Seven years ago, when Yangmila Zimik attended food processing training organized by Ukhrul, a Manipur-based NGO, Participatory Action for Sustainable Development Organization (PASDO), what she was most looking forward to was making delicacies to share with friends and family.
However, soon after the workshop, Yangmila, a single mother, felt encouraged enough to start a small venture. She spent Rs 500 to buy gooseberries and sugar, made candies and packed them in small batches.
“I gave the local shops some packets of sweets to see if they could sell them. They sold out quickly,” says Yangmila in a conversation with HerStory. Knowing only Meitei, the prominent language of the region, Yangmila enlisted the help of a local translator to sit down for this interview.
Today, as an entrepreneur, employer and food expert – language is hardly a barrier for 47-year-old Yangmila, who is the proud owner of her brand Shirin Products. The brand is synonymous with several organic products and is found in stores across Manipur.
How the venture began
Yangmila’s candy making quickly became a huge success, with many Kirana shops in the small town of Ukhrul approach her for more products.
Encouraged by the demand, she decided to invest more time in what had until now been an ordinary hobby – experimenting with food. She started by collecting locally available fruits like gooseberry, plum, guava, wild olive, etc. and processed them into candies and jam at her residence in Ukhrul.
In 2017, when she attended another workshop held at the local Krishi Vigyan Kendra (KVK) to learn how to make pickles, her interest and enthusiasm caught the attention of officials at the KVK.
They soon helped her set up a small work unit in her home by providing her with a wood-burning stove, a gas stove and a jumbo box, among other things, under the Socio-Economic Action Plan (SEAP).
From candies and jams to various types of pickles, Yangmila, who started out as a solo entrepreneur, began to expand her repertoire of products over time. She registered her Shirin Products brand in 2019, which now includes 35 different types of food products. Over time, she even hired six local women, four of them full-time and two students who work part-time.
Yangmila says she wants to make sure students finish their studies because it’s an opportunity she missed.
“My mother passed away when I was three years old, and my father remarried. I had six siblings and it became difficult for us to continue our education,” says Yangmila, who grew up in the mountain village of Pharung in Manipur before getting married and moving to Ukhrul.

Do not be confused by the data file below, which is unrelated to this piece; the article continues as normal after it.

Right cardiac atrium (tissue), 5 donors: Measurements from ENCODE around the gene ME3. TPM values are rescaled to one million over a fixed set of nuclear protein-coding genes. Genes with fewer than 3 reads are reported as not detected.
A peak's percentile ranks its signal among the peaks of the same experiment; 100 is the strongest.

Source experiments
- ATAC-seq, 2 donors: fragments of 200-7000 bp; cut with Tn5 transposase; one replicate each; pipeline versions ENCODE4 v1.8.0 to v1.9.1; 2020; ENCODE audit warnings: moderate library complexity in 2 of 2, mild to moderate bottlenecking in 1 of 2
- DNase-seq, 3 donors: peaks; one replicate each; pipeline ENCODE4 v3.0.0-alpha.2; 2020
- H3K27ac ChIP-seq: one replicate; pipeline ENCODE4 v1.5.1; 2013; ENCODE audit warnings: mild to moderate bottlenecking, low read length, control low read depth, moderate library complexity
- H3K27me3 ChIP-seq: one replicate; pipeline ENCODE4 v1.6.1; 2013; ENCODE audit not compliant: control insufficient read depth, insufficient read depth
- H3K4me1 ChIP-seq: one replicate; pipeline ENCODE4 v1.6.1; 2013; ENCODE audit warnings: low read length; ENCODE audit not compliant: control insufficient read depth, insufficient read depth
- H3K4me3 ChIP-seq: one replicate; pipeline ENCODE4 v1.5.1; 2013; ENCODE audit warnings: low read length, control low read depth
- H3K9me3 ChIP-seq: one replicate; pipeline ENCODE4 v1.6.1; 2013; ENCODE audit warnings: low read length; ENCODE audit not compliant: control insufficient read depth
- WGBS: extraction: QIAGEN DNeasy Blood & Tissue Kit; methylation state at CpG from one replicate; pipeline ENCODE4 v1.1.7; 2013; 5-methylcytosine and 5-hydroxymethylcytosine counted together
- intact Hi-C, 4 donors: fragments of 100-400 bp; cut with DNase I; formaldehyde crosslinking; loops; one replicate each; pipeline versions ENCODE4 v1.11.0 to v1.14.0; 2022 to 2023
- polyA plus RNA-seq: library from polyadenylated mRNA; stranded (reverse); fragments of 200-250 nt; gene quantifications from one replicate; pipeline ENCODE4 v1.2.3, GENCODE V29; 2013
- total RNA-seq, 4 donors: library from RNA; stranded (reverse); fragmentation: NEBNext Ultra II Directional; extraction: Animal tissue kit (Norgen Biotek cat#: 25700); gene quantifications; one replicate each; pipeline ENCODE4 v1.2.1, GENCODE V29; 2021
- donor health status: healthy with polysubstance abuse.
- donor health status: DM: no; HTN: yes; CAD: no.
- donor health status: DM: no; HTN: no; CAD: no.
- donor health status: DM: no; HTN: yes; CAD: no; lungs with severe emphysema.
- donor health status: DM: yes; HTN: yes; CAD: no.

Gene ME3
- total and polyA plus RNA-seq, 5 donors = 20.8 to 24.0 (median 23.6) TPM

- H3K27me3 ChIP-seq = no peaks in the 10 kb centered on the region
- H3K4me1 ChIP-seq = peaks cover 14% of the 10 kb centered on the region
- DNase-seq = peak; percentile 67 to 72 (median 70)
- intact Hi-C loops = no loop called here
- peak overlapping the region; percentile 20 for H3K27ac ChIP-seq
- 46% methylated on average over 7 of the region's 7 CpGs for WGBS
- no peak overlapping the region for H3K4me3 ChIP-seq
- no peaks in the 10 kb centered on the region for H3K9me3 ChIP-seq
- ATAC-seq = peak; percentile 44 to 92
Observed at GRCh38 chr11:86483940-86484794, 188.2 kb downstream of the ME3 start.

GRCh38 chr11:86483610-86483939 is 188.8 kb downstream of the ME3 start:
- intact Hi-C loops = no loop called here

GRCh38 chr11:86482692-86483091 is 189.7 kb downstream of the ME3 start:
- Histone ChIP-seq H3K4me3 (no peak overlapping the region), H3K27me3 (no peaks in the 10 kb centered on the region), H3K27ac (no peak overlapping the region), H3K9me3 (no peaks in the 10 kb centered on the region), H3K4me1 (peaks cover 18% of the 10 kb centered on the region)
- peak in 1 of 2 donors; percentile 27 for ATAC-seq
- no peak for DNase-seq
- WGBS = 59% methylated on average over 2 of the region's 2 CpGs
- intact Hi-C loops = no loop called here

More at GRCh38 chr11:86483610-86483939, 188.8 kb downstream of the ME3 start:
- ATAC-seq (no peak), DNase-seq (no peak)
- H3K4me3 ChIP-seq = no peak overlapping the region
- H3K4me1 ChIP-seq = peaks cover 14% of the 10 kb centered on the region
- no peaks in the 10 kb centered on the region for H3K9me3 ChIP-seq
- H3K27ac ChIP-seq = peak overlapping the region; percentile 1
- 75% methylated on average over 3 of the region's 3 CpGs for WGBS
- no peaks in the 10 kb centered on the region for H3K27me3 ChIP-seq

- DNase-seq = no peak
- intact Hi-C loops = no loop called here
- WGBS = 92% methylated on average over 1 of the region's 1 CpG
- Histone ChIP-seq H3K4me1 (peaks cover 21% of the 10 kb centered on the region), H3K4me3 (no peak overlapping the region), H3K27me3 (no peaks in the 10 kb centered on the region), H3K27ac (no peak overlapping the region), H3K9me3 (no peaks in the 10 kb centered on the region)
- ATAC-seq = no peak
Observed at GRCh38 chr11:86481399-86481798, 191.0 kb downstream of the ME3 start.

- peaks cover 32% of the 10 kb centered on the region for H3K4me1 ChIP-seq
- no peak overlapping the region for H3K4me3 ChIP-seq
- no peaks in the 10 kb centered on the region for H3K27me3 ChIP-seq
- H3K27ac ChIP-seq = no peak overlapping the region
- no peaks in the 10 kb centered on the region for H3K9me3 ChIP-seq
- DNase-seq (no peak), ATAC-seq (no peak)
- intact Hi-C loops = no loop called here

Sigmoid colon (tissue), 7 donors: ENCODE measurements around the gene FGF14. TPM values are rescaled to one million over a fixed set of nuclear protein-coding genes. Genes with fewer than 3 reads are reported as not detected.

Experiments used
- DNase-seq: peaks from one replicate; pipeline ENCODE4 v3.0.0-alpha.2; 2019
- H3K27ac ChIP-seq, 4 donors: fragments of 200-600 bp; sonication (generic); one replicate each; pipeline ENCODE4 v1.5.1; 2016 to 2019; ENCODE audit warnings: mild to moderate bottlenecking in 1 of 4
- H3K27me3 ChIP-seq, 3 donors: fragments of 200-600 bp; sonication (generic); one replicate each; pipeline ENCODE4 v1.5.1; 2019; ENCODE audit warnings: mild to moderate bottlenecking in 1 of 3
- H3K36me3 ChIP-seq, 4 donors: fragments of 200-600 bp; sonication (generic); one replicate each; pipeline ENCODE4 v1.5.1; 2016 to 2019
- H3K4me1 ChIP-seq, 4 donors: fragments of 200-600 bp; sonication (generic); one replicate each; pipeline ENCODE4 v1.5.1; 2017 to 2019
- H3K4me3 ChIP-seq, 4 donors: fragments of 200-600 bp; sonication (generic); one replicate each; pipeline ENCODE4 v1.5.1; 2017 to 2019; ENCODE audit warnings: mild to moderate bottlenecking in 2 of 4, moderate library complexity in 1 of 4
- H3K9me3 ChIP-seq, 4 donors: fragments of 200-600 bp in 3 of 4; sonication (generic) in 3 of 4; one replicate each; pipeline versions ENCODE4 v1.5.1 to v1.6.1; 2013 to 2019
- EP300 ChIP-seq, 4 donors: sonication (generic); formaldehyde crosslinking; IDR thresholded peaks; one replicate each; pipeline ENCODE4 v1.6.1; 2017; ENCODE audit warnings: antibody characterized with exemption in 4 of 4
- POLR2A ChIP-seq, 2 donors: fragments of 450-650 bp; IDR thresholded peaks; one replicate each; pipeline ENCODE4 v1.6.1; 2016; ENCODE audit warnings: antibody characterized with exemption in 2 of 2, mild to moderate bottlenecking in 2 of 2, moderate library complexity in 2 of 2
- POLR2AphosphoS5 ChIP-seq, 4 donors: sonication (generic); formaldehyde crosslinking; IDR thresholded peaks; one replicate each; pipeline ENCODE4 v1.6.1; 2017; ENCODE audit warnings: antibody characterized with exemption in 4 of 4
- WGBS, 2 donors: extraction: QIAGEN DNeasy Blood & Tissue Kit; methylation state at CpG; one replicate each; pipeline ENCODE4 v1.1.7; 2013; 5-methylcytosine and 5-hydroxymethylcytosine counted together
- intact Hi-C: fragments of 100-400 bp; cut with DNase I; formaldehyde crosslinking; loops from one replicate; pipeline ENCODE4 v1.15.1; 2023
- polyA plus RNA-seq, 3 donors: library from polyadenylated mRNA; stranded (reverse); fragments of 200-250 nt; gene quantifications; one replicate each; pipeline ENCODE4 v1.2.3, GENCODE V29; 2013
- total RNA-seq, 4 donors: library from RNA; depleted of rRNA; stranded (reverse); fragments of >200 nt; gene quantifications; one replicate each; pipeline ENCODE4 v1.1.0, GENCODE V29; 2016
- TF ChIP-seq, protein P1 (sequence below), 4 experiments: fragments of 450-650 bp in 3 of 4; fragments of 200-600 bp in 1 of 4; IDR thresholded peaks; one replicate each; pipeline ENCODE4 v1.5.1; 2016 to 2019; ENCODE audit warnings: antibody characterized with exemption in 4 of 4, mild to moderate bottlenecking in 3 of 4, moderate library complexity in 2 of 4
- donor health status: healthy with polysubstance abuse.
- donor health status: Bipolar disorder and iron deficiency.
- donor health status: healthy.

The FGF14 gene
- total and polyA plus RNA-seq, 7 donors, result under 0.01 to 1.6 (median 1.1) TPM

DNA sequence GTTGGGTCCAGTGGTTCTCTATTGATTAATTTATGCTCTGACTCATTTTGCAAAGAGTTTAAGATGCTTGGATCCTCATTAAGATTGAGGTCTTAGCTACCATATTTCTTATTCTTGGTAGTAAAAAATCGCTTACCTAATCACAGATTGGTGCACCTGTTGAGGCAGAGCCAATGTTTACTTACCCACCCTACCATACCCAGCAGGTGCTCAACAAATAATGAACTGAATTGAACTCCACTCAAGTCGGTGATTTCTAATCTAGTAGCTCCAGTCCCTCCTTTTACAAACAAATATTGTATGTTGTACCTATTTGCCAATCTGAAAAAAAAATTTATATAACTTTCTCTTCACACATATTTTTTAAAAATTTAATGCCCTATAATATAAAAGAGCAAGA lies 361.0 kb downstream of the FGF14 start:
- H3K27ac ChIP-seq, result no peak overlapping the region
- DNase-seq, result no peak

With her only son away pursuing a master’s degree in forestry, Yangmila devotes all her time to promoting her brand. All 35 Shirin Products food items are organic and include items like pickles, candies, squash, cakes, and more. “You have to try guava green tea, it’s extremely healthy and delicious,” she says when asked about some of her unique products.
Yangmila herself distributes these products to nearly 30-50 shops in Ukhrul district, and manages to earn between Rs 70,000 and Rs 80,000 a month just through brick-and-mortar stores. She has yet to explore the world of e-commerce, but sells her products through her brand’s Facebook page.
Her determination and entrepreneurial spirit recently won recognition when she was awarded the Assam Women Entrepreneur Award for being an outstanding entrepreneur in the rural category.
Not one to rest on his laurels, Yangmila says,
“At first I hired one person to help me with this venture, but I realized that it was not enough. Now there are seven of us and we still don’t have a proper work shed or machine. All our products are made by hand. As for raw materials, there is a lot of fruit here that we can use very well. With the right machines and a fully functional work shed, I could employ more people. The first days will be challenging, but I am ready for all challenges.”
Financial aid and more
Over the years, Shirin Products has become a household name in Ukhrul, but it has also had its share of challenges and obstacles.
Yangmila says the pandemic years were tough as sales dropped, but she was able to stay afloat because her products are made with local ingredients and she didn’t have to depend on an outside supply chain to keep her production lines open.
As for distribution to stores, she says that customers contacted her directly, and she personally delivered her products to homes.
Yangmila’s entrepreneurial spirit is widely recognized.
While she was able to be funded by a grant of Rs 1,20,000 from German non-profit organization GIZ, Yangmila also benefited from Rang De, a peer-to-peer lending platform that supports access to microcredit for rural India, through which she was able to borrow 2 lakh Rs.
This year, Yangmila applied for the Pradhan Mantri Formalization of Food Processing Micro Enterprises (PM FME Scheme). Launched in June 2020 under the ‘Aatmanirbhar Bharat Abhiyan’ and ‘Vocal for Local’ campaigns, the scheme aims to provide technical, financial and business support to micro food processing units in the country.
For Yangmila, receiving the PM FME Scheme grant will be a true confirmation of her efforts all these years.